2. Remove plants from their original pots (or if your Bonnie Plants® are in biodegradable pots, just remove the outer wrap) and place them in the new container. Be sure to check the spacing requirements on the plant tags.
3. Fill the rest of the pot with more potting mix, stopping about an inch below the rim of the container to leave room for watering.
4. Water well right after planting. If you planted your small-space organic garden in self-watering containers, you’ll want to check the reservoirs regularly to make sure they stay full. Otherwise, check daily and water when the top inch of soil is dry.
5. A month after planting, feed plants with Miracle Gro® Performance Organics® All Purpose Plant Nutrition Granules, which is specially designed to keep both plants and beneficial soil microbes happy by providing just the right nutrients for great growth. Repeat every 6 weeks during the growing season, making sure to follow label directions.
How to Plant a Small-Space Organic Raised Bed Garden
If you have a small yard or patio that gets a good daily dose of sunlight—think 6 hours or more, in case you ever want to grow “full sun” plants like tomatoes and peppers—you probably have enough room for a small organic raised bed garden. The easiest way to create one is to buy a kit online (the Miracle-Gro® Elevated Garden Bed is a great choice for decks and patios), or follow the instructions in our How to Build a Simple Raised Bed article.
Secrets for Success:
- If you put the raised bed on a patio and the frame doesn’t have a solid bottom, you may want to line it with landscaping cloth to keep the soil from falling through any cracks.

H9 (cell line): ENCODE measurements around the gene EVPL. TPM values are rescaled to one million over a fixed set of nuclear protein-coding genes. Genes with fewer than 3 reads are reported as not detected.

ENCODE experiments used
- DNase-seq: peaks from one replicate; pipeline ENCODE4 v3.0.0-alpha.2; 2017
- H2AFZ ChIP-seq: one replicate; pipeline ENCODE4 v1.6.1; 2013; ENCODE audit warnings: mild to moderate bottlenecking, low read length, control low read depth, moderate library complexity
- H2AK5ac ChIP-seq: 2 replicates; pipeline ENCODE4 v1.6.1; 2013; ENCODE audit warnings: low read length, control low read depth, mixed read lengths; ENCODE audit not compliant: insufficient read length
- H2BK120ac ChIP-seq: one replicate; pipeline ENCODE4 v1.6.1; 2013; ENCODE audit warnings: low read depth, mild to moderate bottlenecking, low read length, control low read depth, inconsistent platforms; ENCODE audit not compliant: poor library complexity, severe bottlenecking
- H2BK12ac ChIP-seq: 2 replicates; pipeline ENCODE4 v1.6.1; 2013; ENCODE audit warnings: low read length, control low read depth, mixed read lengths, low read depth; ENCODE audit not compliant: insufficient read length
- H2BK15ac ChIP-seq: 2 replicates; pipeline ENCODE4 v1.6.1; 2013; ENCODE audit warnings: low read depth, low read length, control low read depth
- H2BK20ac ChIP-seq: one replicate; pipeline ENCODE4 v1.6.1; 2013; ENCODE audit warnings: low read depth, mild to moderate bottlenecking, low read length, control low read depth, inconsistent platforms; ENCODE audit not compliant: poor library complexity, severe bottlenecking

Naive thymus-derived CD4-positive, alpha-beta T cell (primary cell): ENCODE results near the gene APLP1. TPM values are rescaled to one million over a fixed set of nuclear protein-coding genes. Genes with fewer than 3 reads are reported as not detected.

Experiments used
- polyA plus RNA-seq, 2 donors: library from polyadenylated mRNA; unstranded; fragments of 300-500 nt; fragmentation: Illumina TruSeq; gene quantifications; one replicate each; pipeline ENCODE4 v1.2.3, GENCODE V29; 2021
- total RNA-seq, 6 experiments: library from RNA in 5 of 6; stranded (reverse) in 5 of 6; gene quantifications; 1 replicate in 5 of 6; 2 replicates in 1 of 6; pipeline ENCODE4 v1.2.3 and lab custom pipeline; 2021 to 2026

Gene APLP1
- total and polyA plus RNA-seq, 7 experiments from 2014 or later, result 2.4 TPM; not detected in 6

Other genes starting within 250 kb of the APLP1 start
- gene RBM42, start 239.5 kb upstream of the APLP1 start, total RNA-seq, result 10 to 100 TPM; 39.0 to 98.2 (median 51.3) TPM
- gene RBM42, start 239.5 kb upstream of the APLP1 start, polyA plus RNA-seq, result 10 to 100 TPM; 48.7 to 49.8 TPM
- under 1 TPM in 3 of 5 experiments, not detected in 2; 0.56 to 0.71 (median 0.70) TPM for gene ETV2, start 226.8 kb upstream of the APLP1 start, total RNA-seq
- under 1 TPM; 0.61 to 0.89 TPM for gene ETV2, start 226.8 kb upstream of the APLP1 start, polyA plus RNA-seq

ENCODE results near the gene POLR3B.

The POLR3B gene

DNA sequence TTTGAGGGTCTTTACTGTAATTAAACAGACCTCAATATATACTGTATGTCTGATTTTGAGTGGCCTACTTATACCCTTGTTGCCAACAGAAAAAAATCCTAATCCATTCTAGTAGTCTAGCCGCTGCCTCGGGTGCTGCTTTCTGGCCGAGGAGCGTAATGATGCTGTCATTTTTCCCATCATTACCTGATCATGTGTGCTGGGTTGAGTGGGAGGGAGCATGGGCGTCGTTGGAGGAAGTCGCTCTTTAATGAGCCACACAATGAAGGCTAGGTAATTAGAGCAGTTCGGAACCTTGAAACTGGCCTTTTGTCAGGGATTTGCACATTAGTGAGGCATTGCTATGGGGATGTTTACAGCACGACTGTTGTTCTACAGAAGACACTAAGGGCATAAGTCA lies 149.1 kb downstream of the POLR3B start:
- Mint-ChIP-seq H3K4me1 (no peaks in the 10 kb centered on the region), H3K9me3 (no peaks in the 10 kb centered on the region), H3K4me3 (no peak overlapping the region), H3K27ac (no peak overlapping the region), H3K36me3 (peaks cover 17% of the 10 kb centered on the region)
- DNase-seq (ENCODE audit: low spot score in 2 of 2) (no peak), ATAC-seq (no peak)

- A 12-inch high bed will be enough for most veggie plants, though if you plan to stick with small plants like lettuce, herbs, or annual flowers, a 6-inch depth will also do the job.
- Plant Bonnie Plants® Organics. Already well on their way to maturity, these vigorous plants will give you an instant sense of accomplishment!
- Always check the plant tags so you know how much space to leave between plants.
- Plant some flowers and herbs in your raised beds, too. Not only are they pretty, but they’ll also draw pollinators (for more on that, read Create a Raised Bed Pollinator Garden) and some may even help repel insect pests.
Time to Plant!
1. Fill the bed with Miracle-Gro® Performance Organics® Raised Bed Mix. This will give you a just-right blend of fluff (so that oxygen can reach the plants’ roots) and density (for plant support). Both the soil and the container mix contain compost, which is full of microorganisms that help feed the soil and nourish your plants.
2. Plant each of your Bonnie Plants® to the depth noted on the plant tag. Vining plants, such as peas and cucumbers, and tall plants like tomatoes should be planted along the north side of the garden bed so they hog all sunlight.
3. Follow steps 4 and 5 in the section above.
Whether you plant your small space organic garden in containers or a raised bed, know that you when you follow these tips, your harvest will be anything but small! To find out more about growing an organic garden, check out our How to Grow an Organic Garden article.